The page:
The Republic of Letters: The Correspondence between Thomas Jefferson and James Madison, 17761826
edited by James Morton Smith
Norton, three volumes, 2,073 pp., $150.00
Thomas Jefferson and James Madison were, in the words of one historian, “the two greatest philosopher statesmen of the American Enlightenment.” Who can deny it? Jefferson wrote the Declaration of Independence; Madison wrote not only the United States Constitution, or at least most of it, but also the most searching commentary on it that has ever appeared. Each of them served as president of the United States for eight years. What they had to say to each other has to command attention. And they had a lot to say. They first met while serving in the Virginia state legislature in 1776, when Madison was twenty-six and Jefferson thirty-three, and within a few years began a correspondence and collaboration that ended only with Jefferson’s death on the fiftieth anniversary of his great Declaration, July 4, 1826. During that time they exchanged 1,250 letters that have been preserved, and here they are, in chronological order, from small enigmatic one-liners to lengthy discursive ruminations.
The editor, James Morton Smith, has divided them into chapters, each with an introduction furnishing the background of events and issues that prompted the exchanges. It is no accident that the introductions, taken together, form a running political history of the United States in its first half-century, for the letters themselves are devoted almost entirely to politics—they include a very little about natural history, a little about books (each procured them for the other), a little about the weather, scarcely anything about art, literature, science, history, or even political philosophy. Jefferson and Madison wrote to each other about politics, the day-to-day business of running the government, whether of Virginia or the United States.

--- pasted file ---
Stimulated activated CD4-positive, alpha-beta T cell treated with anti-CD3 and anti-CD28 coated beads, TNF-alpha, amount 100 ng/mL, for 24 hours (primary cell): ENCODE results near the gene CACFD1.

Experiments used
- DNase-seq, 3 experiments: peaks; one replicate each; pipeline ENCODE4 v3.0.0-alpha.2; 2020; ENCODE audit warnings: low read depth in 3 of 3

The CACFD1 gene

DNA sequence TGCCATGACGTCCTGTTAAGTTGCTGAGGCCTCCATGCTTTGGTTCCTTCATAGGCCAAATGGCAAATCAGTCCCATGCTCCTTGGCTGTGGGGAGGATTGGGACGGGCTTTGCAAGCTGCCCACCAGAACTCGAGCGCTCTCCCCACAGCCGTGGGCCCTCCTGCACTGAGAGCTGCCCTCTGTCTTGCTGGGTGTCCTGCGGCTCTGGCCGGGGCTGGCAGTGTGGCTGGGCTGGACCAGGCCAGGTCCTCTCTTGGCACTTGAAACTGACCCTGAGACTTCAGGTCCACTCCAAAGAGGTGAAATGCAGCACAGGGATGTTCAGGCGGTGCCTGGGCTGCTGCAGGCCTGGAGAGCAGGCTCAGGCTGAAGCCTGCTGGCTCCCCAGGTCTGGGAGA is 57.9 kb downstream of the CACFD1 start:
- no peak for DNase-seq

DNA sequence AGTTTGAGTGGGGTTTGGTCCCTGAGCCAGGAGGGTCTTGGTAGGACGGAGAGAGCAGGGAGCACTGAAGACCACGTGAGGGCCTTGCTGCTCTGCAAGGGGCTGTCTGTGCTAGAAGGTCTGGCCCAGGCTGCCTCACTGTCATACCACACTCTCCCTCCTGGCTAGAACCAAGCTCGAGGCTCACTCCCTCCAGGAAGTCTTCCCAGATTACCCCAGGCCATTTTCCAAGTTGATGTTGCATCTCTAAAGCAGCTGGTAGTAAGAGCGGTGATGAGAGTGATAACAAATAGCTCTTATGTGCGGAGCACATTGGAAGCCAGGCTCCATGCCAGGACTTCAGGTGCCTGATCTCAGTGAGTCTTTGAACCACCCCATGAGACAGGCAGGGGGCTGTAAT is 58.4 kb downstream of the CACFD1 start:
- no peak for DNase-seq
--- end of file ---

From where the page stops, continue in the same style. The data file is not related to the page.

Their letters have long served as a principal source for historians studying the period. Complete scholarly editions of each man’s papers have been under way for forty-odd years; and biographies and monographs are abundant, including Dumas Malone’s six volumes on Jefferson and Irving Brant’s four volumes on Madison. The relationship between the two men is itself the subject of a classic study by Adrienne Koch, written when most of the letters published here were available only in manuscript. What the new volumes offer is a chance to explore that relationship for ourselves, to observe the operation of what is commonly called Jeffersonian democracy, though it could as well be called Madisonian. By whatever name we call it the written exchanges of the two men suggest that it was not the monolithic product of a mutual admiration society. While the two held views similar enough to enable them to work together for fifty years, they brought to their work, as one can see in these pages, different objectives and different strategies for reaching them.
The differences are most apparent in the early years, the 1780s, when they both knew that the government of the United States needed fixing but neither had yet fastened on a satisfactory way to fix it. During much of that time (1784–1789), Jefferson was in …